I’ve never started an “06880” story with a video before.
Then again, before this week I’d never interviewed Christopher Dobransky.
Westport is filled with folks doing interesting things. But no one may be having more fun at it than this energetic phys. ed. teacher.
His students love him. So do millions of people around the world. They see his “Mr. Trick Shot” videos on social media. They’ve watched him on ESPN. They might have caught him with the Harlem Globetrotters, at Madison Square Garden.
It’s a long way from Yonkers, where he grew up. He did not play varsity basketball in high school — he got a job to pay for a car instead — but he was on an intramural team. While earning his BA (Iona College) and master’s (Manhattanville), he and his friends enjoyed open gym nights.
That was the extent of his court experience, when he was hired by a New York high school.
Basketball is a city game. “All you need is a ball and a hoop,” Dobransky notes. He challenged students to games of Horse — and always won. (He gave them rewards like free periods anyway.)
He also entertained them with crazy shots. “I was always good at them,” he says modestly.
First, Dobransky explains, he visualizes a shot in his head. He considers the spin and speed of the ball, and the angle of the bounce. If he misses, he adjusts.
“It’s all about consistency,” Dobransky says.
Clearly though, he inhabits a world the rest of us don’t. While it took him a full gym period to master his drop kick off the wall, others take 1 to 10 tries. “Twenty, max,” he says. “It’s really just physics.”
He and his wife Joanna — a 5th grade teacher in New Canaan — had always liked Westport. They found a house they could afford after the 2007 stock market crash.
“It’s a great town,” Dobransky says. “The restaurants, the schools — we love it.”
Three years ago he was hired by Booker T. Washington Academy in New Haven. A student teacher told Dobransky he should tape his trick shots, and put them on the internet.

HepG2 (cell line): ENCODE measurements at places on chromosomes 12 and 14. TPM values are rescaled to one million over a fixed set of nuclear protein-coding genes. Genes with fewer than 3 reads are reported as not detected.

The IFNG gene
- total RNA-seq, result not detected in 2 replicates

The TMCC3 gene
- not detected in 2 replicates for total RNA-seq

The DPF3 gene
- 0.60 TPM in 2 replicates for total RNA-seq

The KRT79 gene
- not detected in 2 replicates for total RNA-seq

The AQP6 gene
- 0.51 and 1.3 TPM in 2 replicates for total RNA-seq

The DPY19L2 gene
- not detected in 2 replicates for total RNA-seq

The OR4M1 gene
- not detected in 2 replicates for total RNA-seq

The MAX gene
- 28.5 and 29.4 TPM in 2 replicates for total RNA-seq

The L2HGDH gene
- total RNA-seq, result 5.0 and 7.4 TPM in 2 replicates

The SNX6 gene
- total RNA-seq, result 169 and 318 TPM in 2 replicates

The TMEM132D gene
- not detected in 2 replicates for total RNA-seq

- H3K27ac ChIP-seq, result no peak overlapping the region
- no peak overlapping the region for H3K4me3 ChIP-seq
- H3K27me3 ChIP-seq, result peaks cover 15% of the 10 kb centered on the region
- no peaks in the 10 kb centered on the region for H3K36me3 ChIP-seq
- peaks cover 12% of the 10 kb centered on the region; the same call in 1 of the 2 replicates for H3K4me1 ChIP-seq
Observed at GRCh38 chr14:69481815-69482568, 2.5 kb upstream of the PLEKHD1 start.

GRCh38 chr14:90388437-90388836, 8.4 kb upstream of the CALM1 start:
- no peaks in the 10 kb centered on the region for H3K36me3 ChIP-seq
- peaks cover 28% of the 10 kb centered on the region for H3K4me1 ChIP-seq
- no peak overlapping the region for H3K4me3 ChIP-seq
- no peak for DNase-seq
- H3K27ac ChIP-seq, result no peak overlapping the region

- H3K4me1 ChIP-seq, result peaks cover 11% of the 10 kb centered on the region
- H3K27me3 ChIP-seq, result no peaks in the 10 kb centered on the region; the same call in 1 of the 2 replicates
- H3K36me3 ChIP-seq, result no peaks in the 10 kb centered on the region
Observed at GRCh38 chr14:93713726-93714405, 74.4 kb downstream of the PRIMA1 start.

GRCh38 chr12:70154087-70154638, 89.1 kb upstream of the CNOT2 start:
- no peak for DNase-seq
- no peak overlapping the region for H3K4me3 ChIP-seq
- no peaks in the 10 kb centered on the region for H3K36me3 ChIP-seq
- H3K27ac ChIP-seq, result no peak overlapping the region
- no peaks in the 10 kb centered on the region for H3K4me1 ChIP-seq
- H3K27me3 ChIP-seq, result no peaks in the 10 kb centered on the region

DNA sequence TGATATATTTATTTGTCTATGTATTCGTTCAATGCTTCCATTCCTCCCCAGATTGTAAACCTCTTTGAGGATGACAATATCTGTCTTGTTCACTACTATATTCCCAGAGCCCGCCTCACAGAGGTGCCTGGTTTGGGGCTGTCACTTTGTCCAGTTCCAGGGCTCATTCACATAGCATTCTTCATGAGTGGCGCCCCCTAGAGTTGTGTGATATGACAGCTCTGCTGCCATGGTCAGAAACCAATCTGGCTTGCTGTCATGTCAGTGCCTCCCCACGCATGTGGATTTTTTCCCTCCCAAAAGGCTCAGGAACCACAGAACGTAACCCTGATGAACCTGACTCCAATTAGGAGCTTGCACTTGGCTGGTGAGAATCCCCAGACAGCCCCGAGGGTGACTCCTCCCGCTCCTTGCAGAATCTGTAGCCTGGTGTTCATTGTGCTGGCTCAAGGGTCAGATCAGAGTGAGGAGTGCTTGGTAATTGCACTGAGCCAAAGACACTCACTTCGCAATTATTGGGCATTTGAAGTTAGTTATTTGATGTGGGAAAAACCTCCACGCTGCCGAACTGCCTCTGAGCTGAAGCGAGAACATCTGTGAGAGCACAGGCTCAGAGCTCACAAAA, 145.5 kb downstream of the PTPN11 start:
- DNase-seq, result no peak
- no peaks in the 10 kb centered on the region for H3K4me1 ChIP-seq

USA Today did a story on him. A marketing company bought the rights to make compilation tapes. Within 3 days, he had 500,000 views.
“Mr. Trick Shot” grew from there. Students — inspired by their suddenly famous teacher — gave him ideas for new tricks. He rewarded their ideas (and good behavior) by including them in his videos.
CBS, NBC, ABC, CNN, Fox News — they all called. It was a feel-good story.
And though Dobransky feels great, he keeps coming back to his students.
“I don’t think I’m doing anything special,” he says. “The cool thing is the kids’ reactions.”
They react with awe. Their favorites are his selfies, when he holds his phone and records himself shooting backwards.
Dobransky was offered a half-time spot during last spring’s NCAA March Madness. COVID squashed that.
But so far, nothing compares to the surprise invitation from the Globetrotters to perform at the Garden and Westchester County Center.
“That’s every kid’s dream,” Dobransky says. “I got the jersey, everything. The top 3 days of my life were my marriage, the birth of my kid, and playing with the Globetrotters.”
The ranking changes, he admits, “depending on if my wife is around when someone asks.”
Dobransky is an international sensation — he’s particularly big in Europe and Asia — but he’s a hometown hero too.
When he applied for work as a one-on-one trainer at the Westport Weston Family YMCA, they knew who he was. Kids love challenging him.
The Y is his 3rd home — after his home and the gym. He also works in the fitness center on Sundays, and getting certified as a personal trainer.
Dobransky’s trick-shot talents entertain viewers. They bring smiles to our faces.
But they serve a larger purpose too.
“Kids see me, and they learn that anything is possible if you try hard enough,” he says.
“And when they’re in the gym together — every race, every religion, every type of kid — they always get excited. It’s pretty cool to bring everyone together like that.”
(Follow Christopher Dobransky on Instagram: @mistertrickshot. Hat tip: David Meth)